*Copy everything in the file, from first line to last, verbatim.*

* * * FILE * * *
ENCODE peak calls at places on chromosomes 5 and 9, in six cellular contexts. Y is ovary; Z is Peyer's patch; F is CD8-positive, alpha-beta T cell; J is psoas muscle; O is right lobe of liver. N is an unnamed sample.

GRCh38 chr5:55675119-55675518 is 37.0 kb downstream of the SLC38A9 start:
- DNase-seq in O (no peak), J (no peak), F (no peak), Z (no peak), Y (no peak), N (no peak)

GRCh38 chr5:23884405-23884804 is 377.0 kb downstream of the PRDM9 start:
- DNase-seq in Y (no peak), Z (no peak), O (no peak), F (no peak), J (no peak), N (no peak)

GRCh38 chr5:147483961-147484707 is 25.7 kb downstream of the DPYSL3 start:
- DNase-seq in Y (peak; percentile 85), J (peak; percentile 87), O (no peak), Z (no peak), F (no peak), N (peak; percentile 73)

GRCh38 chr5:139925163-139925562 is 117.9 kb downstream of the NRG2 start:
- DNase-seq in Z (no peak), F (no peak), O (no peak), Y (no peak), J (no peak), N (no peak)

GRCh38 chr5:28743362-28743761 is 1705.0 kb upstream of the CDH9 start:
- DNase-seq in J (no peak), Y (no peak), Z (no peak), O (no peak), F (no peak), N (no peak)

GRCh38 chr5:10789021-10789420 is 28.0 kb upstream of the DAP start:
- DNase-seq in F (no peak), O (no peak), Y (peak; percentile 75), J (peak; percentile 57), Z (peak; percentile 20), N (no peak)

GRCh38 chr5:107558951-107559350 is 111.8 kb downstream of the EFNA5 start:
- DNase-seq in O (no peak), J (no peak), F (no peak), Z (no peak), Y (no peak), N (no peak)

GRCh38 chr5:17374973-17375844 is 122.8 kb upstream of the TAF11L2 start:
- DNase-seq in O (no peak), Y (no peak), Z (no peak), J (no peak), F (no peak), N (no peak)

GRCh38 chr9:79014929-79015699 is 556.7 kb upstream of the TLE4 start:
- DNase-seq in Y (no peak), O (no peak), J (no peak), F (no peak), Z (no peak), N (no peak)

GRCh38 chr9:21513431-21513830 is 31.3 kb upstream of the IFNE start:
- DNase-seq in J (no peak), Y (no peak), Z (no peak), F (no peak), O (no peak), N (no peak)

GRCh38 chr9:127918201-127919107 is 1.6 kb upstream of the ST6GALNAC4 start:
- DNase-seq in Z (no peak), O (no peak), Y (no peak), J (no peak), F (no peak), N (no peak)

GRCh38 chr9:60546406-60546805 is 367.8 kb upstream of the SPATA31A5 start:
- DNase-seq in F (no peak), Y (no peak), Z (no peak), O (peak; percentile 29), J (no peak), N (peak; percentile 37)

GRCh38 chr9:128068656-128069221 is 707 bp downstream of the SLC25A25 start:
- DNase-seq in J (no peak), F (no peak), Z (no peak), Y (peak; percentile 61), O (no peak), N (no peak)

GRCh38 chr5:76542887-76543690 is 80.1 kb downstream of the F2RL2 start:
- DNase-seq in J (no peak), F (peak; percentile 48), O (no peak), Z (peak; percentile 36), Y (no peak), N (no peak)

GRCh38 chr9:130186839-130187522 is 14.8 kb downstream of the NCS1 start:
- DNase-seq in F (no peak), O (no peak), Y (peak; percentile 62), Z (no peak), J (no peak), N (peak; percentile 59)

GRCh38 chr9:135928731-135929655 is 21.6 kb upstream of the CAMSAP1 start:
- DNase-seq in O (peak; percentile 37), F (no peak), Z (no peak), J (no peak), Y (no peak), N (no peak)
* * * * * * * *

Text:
ENCODE peak calls at places on chromosomes 5 and 9, in six cellular contexts. Y is ovary; Z is Peyer's patch; F is CD8-positive, alpha-beta T cell; J is psoas muscle; O is right lobe of liver. N is an unnamed sample.

GRCh38 chr5:55675119-55675518 is 37.0 kb downstream of the SLC38A9 start:
- DNase-seq in O (no peak), J (no peak), F (no peak), Z (no peak), Y (no peak), N (no peak)

GRCh38 chr5:23884405-23884804 is 377.0 kb downstream of the PRDM9 start:
- DNase-seq in Y (no peak), Z (no peak), O (no peak), F (no peak), J (no peak), N (no peak)

GRCh38 chr5:147483961-147484707 is 25.7 kb downstream of the DPYSL3 start:
- DNase-seq in Y (peak; percentile 85), J (peak; percentile 87), O (no peak), Z (no peak), F (no peak), N (peak; percentile 73)

GRCh38 chr5:139925163-139925562 is 117.9 kb downstream of the NRG2 start:
- DNase-seq in Z (no peak), F (no peak), O (no peak), Y (no peak), J (no peak), N (no peak)

GRCh38 chr5:28743362-28743761 is 1705.0 kb upstream of the CDH9 start:
- DNase-seq in J (no peak), Y (no peak), Z (no peak), O (no peak), F (no peak), N (no peak)

GRCh38 chr5:10789021-10789420 is 28.0 kb upstream of the DAP start:
- DNase-seq in F (no peak), O (no peak), Y (peak; percentile 75), J (peak; percentile 57), Z (peak; percentile 20), N (no peak)

GRCh38 chr5:107558951-107559350 is 111.8 kb downstream of the EFNA5 start:
- DNase-seq in O (no peak), J (no peak), F (no peak), Z (no peak), Y (no peak), N (no peak)

GRCh38 chr5:17374973-17375844 is 122.8 kb upstream of the TAF11L2 start:
- DNase-seq in O (no peak), Y (no peak), Z (no peak), J (no peak), F (no peak), N (no peak)

GRCh38 chr9:79014929-79015699 is 556.7 kb upstream of the TLE4 start:
- DNase-seq in Y (no peak), O (no peak), J (no peak), F (no peak), Z (no peak), N (no peak)

GRCh38 chr9:21513431-21513830 is 31.3 kb upstream of the IFNE start:
- DNase-seq in J (no peak), Y (no peak), Z (no peak), F (no peak), O (no peak), N (no peak)

GRCh38 chr9:127918201-127919107 is 1.6 kb upstream of the ST6GALNAC4 start:
- DNase-seq in Z (no peak), O (no peak), Y (no peak), J (no peak), F (no peak), N (no peak)

GRCh38 chr9:60546406-60546805 is 367.8 kb upstream of the SPATA31A5 start:
- DNase-seq in F (no peak), Y (no peak), Z (no peak), O (peak; percentile 29), J (no peak), N (peak; percentile 37)

GRCh38 chr9:128068656-128069221 is 707 bp downstream of the SLC25A25 start:
- DNase-seq in J (no peak), F (no peak), Z (no peak), Y (peak; percentile 61), O (no peak), N (no peak)

GRCh38 chr5:76542887-76543690 is 80.1 kb downstream of the F2RL2 start:
- DNase-seq in J (no peak), F (peak; percentile 48), O (no peak), Z (peak; percentile 36), Y (no peak), N (no peak)

GRCh38 chr9:130186839-130187522 is 14.8 kb downstream of the NCS1 start:
- DNase-seq in F (no peak), O (no peak), Y (peak; percentile 62), Z (no peak), J (no peak), N (peak; percentile 59)

GRCh38 chr9:135928731-135929655 is 21.6 kb upstream of the CAMSAP1 start:
- DNase-seq in O (peak; percentile 37), F (no peak), Z (no peak), J (no peak), Y (no peak), N (no peak)